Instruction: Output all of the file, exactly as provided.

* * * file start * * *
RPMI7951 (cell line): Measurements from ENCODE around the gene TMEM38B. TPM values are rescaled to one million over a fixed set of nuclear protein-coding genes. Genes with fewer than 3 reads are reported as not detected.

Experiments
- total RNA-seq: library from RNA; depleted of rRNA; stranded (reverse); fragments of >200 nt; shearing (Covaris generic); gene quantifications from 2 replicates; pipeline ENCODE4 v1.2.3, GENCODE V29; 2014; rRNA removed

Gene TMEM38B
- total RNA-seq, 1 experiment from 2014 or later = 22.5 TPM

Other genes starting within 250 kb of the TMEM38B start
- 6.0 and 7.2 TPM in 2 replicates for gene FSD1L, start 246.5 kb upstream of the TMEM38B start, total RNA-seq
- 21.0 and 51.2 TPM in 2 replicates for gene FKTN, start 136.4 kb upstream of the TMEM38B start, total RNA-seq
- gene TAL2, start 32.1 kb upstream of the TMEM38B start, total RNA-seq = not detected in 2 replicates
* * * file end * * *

RPMI7951 (cell line): Measurements from ENCODE around the gene TMEM38B. TPM values are rescaled to one million over a fixed set of nuclear protein-coding genes. Genes with fewer than 3 reads are reported as not detected.

Experiments
- total RNA-seq: library from RNA; depleted of rRNA; stranded (reverse); fragments of >200 nt; shearing (Covaris generic); gene quantifications from 2 replicates; pipeline ENCODE4 v1.2.3, GENCODE V29; 2014; rRNA removed

Gene TMEM38B
- total RNA-seq, 1 experiment from 2014 or later = 22.5 TPM

Other genes starting within 250 kb of the TMEM38B start
- 6.0 and 7.2 TPM in 2 replicates for gene FSD1L, start 246.5 kb upstream of the TMEM38B start, total RNA-seq
- 21.0 and 51.2 TPM in 2 replicates for gene FKTN, start 136.4 kb upstream of the TMEM38B start, total RNA-seq
- gene TAL2, start 32.1 kb upstream of the TMEM38B start, total RNA-seq = not detected in 2 replicates